- PHYS 5370Solid State Physics II[3-0-0:3]Previous Course Code(s)PHYS 6810BBackgroundStudents should have good understanding in undergraduate level quantum mechanics and undergraduate level solid state physics before taking this course.DescriptionThis is a second course on postgraduate level solid state physics. The thermal, electronic, magnetic and optical properties of solid will be studied. Semiconductor devices and electronics will be discussed. The theory of conventional and unconventional superconductors will be introduced. Special topics related to current research in solid state physics will be covered. These special topics include graphene, topological insulators, transition metal dichalcogenides and topological superconductors.Intended Learning Outcomes
On successful completion of the course, students will be able to:

- 1.Derive the electronic band structures of graphene and transition metal dichalcogenides.
- 2.Calculate the energy spectrum of topological insulators.
- 3.Calculate the single particle excitation spectrum of topological superconductors.
- 4.Formulate the relation between electric and thermal currents in metals.
- 5.Calculate the optical and magnetic responses of solids.
- 6.Formulate the phenomenological and microscopic theories of superconductivity.

- PHYS 5410Numerical Modeling in Physics[3-0-2:3]Exclusion(s)MSDM 5004BackgroundUG level physics, working knowledge of the programming language C or C++DescriptionThis course provides students with training in performing numerical simulations in physics problems. Topics include linear algebra, ordinary and partial differential equations, and stochastic processes. Numerical techniques learned in these areas will be used to solve various problems in classical, atomic, condensed matter, statistical, and bio-physics.
- PHYS 5810Modern Semiconductor Physics[3-0-0:3]Previous Course Code(s)PHYS 581Co-list withNANO 5200Exclusion(s)NANO 5200BackgroundPHYS 4052 or equivalentDescriptionDetailed explanations of the electronic, vibrational, transport, and optical properties of semiconductors based on quantum mechanics. Emphasis on nanostructured heterostructures, quantum size and low-dimensional effects, and application to modern electronics and opto-electronics.
- PHYS 5820Diffraction and Imaging Techniques in Materials Science[3-1-1:4]Previous Course Code(s)PHYS 582Co-list withNANO 5250Exclusion(s)NANO 5250DescriptionFundamental crystallography; crystalline structure and defects; X-ray and electron diffractions; imaging contrast mechanisms; structure determination; analytical electron microscopy. The instructor's approval is required for taking this course.
- PHYS 6000Physics Seminar[0-1-0:1]Previous Course Code(s)PHYS 600DescriptionSeminar topics presented by students, faculty and guest speakers. The seminars can be in the form of mini-workshops or activities organized by the Department. Graded PP, P or F.Intended Learning Outcomes
On successful completion of the course, students will be able to:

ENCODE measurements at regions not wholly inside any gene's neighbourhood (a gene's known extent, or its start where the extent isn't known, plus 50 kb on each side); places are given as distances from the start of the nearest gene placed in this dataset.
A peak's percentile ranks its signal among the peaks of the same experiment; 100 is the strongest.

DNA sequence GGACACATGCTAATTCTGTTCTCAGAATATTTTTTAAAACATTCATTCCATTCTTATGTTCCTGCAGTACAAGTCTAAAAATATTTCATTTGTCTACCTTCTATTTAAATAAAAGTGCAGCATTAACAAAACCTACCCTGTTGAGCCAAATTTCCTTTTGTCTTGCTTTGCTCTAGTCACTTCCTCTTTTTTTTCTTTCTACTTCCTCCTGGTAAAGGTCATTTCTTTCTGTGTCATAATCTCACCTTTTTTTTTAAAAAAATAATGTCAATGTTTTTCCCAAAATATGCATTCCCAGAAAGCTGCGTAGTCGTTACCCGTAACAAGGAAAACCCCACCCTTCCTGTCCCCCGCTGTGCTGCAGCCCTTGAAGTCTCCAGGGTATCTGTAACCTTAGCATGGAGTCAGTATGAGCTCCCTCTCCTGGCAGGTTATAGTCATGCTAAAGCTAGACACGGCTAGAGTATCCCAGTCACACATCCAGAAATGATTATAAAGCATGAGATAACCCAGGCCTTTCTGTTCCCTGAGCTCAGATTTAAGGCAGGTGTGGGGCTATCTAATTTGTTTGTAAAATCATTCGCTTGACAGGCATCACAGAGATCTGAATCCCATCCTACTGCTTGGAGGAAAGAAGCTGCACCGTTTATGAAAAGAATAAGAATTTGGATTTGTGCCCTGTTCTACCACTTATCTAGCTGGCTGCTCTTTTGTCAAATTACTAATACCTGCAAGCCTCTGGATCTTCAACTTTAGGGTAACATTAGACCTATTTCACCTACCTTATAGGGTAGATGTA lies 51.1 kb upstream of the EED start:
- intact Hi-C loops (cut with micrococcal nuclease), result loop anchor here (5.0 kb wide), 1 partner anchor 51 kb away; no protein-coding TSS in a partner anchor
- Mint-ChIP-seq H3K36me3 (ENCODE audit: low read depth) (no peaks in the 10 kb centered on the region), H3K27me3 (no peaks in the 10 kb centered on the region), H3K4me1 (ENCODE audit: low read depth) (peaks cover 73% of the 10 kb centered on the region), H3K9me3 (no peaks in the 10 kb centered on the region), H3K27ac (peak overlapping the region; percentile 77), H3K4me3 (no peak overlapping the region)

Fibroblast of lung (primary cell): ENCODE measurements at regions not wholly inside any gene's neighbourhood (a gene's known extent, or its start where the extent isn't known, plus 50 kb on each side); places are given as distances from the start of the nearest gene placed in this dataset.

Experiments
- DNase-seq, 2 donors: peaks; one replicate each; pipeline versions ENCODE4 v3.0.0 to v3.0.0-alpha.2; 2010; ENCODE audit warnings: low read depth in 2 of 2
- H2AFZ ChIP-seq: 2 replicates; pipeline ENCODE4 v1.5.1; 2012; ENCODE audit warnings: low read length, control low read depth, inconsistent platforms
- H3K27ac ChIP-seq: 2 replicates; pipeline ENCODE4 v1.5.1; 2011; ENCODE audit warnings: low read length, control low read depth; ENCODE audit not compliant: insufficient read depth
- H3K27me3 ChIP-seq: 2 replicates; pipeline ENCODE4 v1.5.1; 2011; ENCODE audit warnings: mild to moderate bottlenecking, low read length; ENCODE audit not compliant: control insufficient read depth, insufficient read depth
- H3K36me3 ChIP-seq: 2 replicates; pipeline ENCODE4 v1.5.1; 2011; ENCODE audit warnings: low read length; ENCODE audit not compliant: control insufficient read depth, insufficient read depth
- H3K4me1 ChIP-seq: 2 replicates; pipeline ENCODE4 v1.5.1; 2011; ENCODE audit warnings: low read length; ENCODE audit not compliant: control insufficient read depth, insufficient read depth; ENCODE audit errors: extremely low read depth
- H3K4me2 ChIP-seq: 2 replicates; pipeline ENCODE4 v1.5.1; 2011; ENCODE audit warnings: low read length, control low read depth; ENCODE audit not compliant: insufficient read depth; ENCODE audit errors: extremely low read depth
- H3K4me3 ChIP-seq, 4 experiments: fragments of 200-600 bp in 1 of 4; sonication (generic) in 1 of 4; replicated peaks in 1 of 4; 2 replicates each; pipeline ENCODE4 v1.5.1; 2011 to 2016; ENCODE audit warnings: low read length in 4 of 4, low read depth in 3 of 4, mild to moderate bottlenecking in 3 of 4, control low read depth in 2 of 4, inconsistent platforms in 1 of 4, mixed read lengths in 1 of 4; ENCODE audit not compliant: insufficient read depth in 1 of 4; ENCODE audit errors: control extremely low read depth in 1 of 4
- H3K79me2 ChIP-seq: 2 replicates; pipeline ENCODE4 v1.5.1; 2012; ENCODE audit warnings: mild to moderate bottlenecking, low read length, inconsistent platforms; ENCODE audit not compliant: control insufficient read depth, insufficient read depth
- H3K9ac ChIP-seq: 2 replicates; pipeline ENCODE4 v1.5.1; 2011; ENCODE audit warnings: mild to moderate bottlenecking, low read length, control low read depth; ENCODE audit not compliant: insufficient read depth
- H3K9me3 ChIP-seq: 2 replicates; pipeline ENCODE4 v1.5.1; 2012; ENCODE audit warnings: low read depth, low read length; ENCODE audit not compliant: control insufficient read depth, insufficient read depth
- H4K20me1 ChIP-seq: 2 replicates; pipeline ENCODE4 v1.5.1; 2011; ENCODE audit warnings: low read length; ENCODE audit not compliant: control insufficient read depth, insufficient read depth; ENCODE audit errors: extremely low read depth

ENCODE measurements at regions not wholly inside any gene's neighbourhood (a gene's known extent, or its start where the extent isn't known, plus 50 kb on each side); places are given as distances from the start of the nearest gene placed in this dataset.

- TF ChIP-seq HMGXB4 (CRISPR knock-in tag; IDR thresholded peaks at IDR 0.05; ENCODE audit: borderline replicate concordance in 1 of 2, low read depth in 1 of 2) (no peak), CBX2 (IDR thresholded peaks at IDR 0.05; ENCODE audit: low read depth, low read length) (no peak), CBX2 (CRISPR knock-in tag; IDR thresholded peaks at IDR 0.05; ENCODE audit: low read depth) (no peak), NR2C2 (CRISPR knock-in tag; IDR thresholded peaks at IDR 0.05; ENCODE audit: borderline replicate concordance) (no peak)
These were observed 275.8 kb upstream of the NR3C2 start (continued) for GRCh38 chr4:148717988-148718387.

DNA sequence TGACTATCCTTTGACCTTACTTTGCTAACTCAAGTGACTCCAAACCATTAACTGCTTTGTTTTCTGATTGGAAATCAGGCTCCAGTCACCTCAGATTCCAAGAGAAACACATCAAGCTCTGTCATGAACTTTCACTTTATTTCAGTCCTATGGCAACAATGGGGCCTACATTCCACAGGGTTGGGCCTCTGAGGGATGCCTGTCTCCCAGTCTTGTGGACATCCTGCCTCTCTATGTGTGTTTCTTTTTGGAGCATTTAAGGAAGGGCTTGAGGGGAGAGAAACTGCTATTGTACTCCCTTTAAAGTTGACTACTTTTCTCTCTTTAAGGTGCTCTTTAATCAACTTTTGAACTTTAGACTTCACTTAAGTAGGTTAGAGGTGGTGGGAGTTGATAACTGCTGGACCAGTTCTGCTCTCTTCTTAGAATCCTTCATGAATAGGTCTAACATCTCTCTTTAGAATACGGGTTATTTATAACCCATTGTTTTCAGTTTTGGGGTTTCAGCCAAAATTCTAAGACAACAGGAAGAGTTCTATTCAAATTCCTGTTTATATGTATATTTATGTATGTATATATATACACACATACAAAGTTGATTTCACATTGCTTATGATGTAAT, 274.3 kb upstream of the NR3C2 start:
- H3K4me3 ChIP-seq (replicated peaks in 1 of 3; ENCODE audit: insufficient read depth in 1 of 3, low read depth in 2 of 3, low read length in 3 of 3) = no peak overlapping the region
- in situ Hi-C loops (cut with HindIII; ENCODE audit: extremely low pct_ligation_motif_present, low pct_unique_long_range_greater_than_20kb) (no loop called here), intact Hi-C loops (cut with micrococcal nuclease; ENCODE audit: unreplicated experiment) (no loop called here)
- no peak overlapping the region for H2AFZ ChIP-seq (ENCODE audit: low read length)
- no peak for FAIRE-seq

- 1.Acquire a comprehensive set of discipline-specific professional skills and knowledge for their personal growth and career development.

- PHYS 6100Individual Study in Physics[1 credit]Previous Course Code(s)PHYS 610DescriptionThis course covers in-depth study on topics selected by the instructor on the basis of individual postgraduate student's request. The instructor's approval is required for taking this course.
- PHYS 6770Professional Development in Science (Physics)[0-2-0:2]DescriptionThis two-credit course aims at providing research postgraduate students basic training in ethics, teaching skills, research management, career development, and related professional skills. This course lasts for one year, and is composed of two parts, each consisting of a number of mini-workshops. Part 1 of the course is coordinated by the School; and Part 2 consists of some department-specific workshops which are coordinated by the department. Graded PP, P or F.
- PHYS 6771Professional Development in Physics[0-1-0:1]Exclusion(s)PHYS 6000, PHYS 6770DescriptionThis one-credit course aims at providing physics research postgraduate students discipline-specific trainings such as ethics, teaching skills, research management, career development, entrepreneurship and other professional skills. Graded PP, P or F.Intended Learning Outcomes
On successful completion of the course, students will be able to:

- 1.Demonstrate the basic skills for research management.
- 2.Apply basic knowledge for teaching.
- 3.Demonstrate the basic skills for planning career development.
- 4.Apply knowledge in entrepreneurship and innovation.

- PHYS 6810Special Topics[1-4 credit(s)]Previous Course Code(s)PHYS 681DescriptionOfferings are announced each term. Typical topics are group theory, superfluids, stellar evolution, plasma physics, low-temperature physics, X-ray spectroscopy and diffraction, nuclear magnetic resonance, non-linear dynamics, collider physics.
- PHYS 6820Special Topics II[1-4 credit(s)]Previous Course Code(s)PHYS 682DescriptionOfferings are announced each term. Typical topics include wave scattering and mesoscopic phenomenon. Graded P or F.
- PHYS 6990MPhil Thesis ResearchPrevious Course Code(s)PHYS 699DescriptionMaster's thesis research supervised by a faculty member. A successful defense of the thesis leads to the grade Pass. No course credit is assigned.
- PHYS 7990Doctoral Thesis ResearchPrevious Course Code(s)PHYS 799DescriptionOriginal and independent doctoral thesis research. A successful defense of the thesis leads to the grade Pass. No course credit is assigned.